Certainly it helps that she’s got a decided appreciation for the grotesque and downright bizarre. How many other comics vomiting a veritable tsunami of stomach acid over a cliff, thereby destroying the much valued poodle ranch next door and bringing misery to all? I would hope the answer to that question is none. Though I haven’t read Gotham Divas lately.
The Color of Water and The Color of Heaven
by Kim Dong Hwa
First Second, $16.95 each.
This is fast shaping up to be the the front-runner in the “most underrated series of 2009” category in the “Things I Give A Damn About” awards. I can’t say I’m terribly surprised. As I noted in my review of the first volume, Hwa’s tale of a young woman’s sexual and romantic awakening is too risque to appeal to the teen manga-reading audience but too coy and elusive to attract serious adult readers.
But for those willing to walk that line between the two extremes, Hwa’s story remains compelling right up to its happy but slightly bittersweet ending. There are moments of real, genuine eroticism here, such as when young Ehwa has a dream of chasing her loved one as his clothes slowly come off, or an even more daring sequence where she learns the joys of masturbation via a friend, But the books never feel smutty or pandering. And if its sexual metaphors seems (a man diving into a cool pond; a hammer striking a bell) seem more than a bit obvious at times, Hwa invests his characters with a good deal of heart and thought, so that the relationship between mother and daughter, as well as between the daughter and her suitor, feel true. For all of it’s flower metaphors and sidelong glances Hwa’s trilogy is as honest a depiction of sex, adolescence, parental relationships and downright longing as I’ve ever come across in comics.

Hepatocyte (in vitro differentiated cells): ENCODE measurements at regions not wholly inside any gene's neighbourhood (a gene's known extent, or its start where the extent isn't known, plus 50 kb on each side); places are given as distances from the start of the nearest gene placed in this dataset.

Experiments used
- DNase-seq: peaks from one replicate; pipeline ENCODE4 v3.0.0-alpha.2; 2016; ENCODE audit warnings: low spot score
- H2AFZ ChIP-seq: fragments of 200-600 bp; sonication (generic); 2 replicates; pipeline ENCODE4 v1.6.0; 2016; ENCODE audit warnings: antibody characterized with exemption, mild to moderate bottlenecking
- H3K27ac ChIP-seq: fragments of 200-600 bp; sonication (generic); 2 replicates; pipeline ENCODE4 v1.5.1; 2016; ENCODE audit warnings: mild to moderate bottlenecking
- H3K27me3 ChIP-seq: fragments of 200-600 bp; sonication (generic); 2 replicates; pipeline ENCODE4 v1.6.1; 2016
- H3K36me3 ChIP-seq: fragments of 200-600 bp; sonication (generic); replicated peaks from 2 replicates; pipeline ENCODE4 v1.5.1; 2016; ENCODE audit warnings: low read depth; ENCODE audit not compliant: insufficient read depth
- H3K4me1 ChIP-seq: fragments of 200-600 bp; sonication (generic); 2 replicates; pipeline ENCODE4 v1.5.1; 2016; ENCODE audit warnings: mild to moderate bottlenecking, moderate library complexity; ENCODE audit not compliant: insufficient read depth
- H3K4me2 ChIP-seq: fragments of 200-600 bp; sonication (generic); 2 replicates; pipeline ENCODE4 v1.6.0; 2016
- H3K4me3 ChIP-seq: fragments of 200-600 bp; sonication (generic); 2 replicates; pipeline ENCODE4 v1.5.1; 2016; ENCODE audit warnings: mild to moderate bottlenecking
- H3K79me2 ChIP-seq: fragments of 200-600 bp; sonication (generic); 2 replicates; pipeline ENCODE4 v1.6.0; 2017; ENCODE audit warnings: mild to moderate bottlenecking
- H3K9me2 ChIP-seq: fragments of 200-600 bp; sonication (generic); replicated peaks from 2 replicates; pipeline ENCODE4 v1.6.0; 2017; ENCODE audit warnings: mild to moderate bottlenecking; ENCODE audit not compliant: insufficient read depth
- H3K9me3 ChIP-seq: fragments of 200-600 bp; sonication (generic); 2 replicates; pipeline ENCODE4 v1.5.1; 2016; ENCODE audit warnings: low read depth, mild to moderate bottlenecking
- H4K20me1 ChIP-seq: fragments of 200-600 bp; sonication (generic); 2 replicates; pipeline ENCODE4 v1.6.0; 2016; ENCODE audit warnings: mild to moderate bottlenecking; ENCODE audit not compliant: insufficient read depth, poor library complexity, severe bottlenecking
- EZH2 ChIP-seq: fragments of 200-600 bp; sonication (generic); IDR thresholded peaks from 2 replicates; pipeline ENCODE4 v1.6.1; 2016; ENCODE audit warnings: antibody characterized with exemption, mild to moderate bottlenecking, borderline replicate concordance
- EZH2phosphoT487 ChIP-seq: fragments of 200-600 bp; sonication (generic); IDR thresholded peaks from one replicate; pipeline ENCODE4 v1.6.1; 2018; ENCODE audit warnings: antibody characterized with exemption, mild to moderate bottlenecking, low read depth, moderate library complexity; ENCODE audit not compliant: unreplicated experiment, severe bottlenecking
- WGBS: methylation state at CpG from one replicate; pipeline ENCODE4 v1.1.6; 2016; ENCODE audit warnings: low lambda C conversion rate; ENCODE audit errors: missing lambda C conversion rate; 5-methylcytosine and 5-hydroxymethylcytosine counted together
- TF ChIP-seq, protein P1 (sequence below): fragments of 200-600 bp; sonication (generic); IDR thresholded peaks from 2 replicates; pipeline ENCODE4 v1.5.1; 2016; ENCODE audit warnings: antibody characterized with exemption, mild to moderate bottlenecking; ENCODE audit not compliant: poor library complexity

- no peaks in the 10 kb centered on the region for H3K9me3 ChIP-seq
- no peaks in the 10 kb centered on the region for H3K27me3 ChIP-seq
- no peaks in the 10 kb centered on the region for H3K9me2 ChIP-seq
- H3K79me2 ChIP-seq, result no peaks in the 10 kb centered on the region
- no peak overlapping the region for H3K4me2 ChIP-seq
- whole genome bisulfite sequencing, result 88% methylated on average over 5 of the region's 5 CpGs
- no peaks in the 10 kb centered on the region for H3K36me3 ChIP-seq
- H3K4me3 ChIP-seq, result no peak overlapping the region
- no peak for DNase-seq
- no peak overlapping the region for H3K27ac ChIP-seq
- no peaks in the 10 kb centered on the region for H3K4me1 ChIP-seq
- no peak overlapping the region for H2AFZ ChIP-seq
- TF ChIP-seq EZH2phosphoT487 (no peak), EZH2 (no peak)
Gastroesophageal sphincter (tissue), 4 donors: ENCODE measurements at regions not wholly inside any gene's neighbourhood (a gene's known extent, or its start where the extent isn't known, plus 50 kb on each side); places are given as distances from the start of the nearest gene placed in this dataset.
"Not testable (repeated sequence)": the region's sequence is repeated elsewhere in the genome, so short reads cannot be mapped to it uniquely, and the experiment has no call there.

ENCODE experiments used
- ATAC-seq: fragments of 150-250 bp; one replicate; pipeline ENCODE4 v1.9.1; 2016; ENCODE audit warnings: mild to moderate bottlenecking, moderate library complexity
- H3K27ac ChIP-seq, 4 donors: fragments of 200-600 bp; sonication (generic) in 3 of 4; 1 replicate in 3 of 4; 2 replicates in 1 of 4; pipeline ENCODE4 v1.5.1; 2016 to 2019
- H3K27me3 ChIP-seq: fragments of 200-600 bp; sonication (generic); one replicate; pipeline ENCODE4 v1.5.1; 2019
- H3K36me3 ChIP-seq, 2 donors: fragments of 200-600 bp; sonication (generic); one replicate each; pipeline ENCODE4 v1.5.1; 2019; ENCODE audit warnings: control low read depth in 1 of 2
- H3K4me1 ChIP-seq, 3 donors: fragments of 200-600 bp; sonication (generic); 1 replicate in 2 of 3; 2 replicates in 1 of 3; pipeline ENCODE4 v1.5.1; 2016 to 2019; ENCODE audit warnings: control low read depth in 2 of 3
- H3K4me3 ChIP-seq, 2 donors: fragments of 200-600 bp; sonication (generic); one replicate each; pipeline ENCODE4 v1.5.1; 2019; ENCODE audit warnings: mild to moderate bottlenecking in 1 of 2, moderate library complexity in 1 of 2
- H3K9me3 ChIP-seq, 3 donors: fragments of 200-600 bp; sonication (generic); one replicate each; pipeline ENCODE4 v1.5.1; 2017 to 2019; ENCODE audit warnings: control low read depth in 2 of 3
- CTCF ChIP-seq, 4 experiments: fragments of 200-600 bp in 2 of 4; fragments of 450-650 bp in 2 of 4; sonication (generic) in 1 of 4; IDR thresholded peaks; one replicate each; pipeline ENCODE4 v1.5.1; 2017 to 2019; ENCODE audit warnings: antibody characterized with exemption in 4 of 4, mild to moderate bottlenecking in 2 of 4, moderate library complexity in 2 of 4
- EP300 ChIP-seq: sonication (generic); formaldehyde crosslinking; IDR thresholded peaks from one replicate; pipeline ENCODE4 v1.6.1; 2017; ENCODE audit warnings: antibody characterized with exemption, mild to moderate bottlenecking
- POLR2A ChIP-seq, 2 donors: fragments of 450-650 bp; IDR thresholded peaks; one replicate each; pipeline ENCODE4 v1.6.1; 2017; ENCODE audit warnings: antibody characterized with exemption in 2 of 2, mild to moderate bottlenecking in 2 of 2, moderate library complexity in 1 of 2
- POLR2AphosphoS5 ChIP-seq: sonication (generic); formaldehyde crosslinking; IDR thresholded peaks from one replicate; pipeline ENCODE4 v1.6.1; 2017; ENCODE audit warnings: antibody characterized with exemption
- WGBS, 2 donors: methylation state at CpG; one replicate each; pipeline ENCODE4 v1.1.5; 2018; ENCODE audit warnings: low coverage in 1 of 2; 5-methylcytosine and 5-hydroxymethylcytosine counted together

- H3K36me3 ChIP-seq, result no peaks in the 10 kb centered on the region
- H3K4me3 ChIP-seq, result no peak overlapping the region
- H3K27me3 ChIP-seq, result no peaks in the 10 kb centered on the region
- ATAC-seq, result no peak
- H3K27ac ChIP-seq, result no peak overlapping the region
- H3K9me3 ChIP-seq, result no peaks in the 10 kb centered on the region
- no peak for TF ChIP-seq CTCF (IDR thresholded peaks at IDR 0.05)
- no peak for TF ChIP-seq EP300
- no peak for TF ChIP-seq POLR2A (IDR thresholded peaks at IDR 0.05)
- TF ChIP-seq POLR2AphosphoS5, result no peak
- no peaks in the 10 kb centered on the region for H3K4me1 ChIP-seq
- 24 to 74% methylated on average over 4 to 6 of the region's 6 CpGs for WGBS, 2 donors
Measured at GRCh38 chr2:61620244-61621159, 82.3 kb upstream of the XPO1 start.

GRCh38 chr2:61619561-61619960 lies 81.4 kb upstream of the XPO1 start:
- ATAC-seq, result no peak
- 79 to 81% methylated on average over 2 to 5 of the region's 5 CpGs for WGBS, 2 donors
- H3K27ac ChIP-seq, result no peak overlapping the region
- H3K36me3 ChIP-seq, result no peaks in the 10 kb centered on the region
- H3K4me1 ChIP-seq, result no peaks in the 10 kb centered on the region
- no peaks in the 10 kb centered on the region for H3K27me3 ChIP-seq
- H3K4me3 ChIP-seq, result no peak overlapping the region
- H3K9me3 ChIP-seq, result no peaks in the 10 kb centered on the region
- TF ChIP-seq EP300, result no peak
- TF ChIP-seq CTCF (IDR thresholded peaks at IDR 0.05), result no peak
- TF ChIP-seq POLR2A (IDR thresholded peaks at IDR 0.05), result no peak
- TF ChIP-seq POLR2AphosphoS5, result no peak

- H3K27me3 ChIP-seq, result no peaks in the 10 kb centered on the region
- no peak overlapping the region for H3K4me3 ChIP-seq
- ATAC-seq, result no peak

by Susumu Katsumata
Drawn and Quarterly, 248 pages, $24.95
A woman falls in love with the spirit of a chestnut tree only to see it chopped down. A traveling monk becomes the unwanted play thing for a group of lonely house wives. Anothe rmonk dreams of sexual conquest. A battered wife puts up with her husband’s alcoholism and abuse because that’s the only time he can sexually gratify her.
As my poor attempts at encapsulation suggest,, this collection of short stories by the late gekiga artist Katsumata deal with the give and take between the sexes, set against the backdrop of a rural, feudal Japan. Katsumata makes no bones about the second-class status and hardships that women in this particular culture must endure, but has no interest in being one-sided. The women here can be just as abusive and manipulative as the men, they just aren’t always as successful in getting their way, and their fall can be a lot greater.
None of this is overt. Katsumara delivers all his stories in sleight-of-hand style so that the book’s themes only seep into your brain slowly, and with multiple readings. This is a book I’ll be pulling off my shelf and musing over for some time to come.